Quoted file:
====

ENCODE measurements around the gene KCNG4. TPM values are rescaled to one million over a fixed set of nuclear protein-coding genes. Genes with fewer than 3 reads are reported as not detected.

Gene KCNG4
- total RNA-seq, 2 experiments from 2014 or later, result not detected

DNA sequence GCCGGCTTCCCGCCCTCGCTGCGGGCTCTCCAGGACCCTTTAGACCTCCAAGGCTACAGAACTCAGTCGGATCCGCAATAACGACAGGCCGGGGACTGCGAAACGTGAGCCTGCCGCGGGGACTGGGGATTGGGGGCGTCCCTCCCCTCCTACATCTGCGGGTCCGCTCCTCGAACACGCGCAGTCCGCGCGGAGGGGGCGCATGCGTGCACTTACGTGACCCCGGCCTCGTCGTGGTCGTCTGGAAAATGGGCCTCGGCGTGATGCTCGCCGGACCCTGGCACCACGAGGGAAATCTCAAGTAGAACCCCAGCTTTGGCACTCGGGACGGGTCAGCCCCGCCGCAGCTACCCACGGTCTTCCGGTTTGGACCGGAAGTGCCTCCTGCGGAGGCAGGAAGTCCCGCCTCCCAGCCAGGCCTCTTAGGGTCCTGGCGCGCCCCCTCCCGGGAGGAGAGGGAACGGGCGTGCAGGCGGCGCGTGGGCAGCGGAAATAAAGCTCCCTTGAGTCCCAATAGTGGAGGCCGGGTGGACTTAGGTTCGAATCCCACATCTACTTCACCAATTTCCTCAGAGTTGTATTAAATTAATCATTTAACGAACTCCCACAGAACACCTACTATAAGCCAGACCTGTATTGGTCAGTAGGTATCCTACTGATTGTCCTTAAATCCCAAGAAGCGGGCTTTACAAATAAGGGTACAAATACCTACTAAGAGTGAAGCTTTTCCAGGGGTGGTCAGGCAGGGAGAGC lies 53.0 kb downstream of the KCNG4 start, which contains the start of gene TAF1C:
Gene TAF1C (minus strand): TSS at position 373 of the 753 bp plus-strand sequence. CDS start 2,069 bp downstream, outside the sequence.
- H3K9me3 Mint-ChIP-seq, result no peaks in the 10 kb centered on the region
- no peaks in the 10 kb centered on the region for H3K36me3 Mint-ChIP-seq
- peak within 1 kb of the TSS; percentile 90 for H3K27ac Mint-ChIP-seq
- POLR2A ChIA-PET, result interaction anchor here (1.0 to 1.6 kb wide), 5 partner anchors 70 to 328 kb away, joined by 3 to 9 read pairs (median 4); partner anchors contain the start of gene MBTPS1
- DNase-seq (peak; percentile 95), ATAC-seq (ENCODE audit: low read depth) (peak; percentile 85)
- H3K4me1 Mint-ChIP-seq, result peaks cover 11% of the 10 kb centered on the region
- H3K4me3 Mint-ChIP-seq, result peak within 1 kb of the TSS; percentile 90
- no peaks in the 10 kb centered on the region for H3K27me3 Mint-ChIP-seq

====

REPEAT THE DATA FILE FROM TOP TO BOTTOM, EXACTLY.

ENCODE measurements around the gene KCNG4. TPM values are rescaled to one million over a fixed set of nuclear protein-coding genes. Genes with fewer than 3 reads are reported as not detected.

Gene KCNG4
- total RNA-seq, 2 experiments from 2014 or later, result not detected

DNA sequence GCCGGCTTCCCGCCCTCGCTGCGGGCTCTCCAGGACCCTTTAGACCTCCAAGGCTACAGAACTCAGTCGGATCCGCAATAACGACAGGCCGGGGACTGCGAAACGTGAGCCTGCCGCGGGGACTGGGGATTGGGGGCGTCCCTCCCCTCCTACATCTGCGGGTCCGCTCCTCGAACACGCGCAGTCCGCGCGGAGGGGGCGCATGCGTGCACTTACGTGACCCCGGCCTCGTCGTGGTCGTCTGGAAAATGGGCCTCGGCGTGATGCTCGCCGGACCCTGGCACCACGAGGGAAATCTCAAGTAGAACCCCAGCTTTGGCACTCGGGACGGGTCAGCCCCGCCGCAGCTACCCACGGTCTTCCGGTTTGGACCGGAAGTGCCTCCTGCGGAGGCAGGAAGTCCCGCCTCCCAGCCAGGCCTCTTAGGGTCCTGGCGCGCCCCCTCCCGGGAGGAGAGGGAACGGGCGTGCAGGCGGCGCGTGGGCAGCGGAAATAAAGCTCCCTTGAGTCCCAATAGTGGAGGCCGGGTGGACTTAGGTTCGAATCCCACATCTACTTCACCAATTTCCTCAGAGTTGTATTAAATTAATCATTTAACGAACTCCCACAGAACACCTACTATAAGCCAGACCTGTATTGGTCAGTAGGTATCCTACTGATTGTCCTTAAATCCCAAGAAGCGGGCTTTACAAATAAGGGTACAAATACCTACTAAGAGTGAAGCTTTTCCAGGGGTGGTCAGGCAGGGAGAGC lies 53.0 kb downstream of the KCNG4 start, which contains the start of gene TAF1C:
Gene TAF1C (minus strand): TSS at position 373 of the 753 bp plus-strand sequence. CDS start 2,069 bp downstream, outside the sequence.
- H3K9me3 Mint-ChIP-seq, result no peaks in the 10 kb centered on the region
- no peaks in the 10 kb centered on the region for H3K36me3 Mint-ChIP-seq
- peak within 1 kb of the TSS; percentile 90 for H3K27ac Mint-ChIP-seq
- POLR2A ChIA-PET, result interaction anchor here (1.0 to 1.6 kb wide), 5 partner anchors 70 to 328 kb away, joined by 3 to 9 read pairs (median 4); partner anchors contain the start of gene MBTPS1
- DNase-seq (peak; percentile 95), ATAC-seq (ENCODE audit: low read depth) (peak; percentile 85)
- H3K4me1 Mint-ChIP-seq, result peaks cover 11% of the 10 kb centered on the region
- H3K4me3 Mint-ChIP-seq, result peak within 1 kb of the TSS; percentile 90
- no peaks in the 10 kb centered on the region for H3K27me3 Mint-ChIP-seq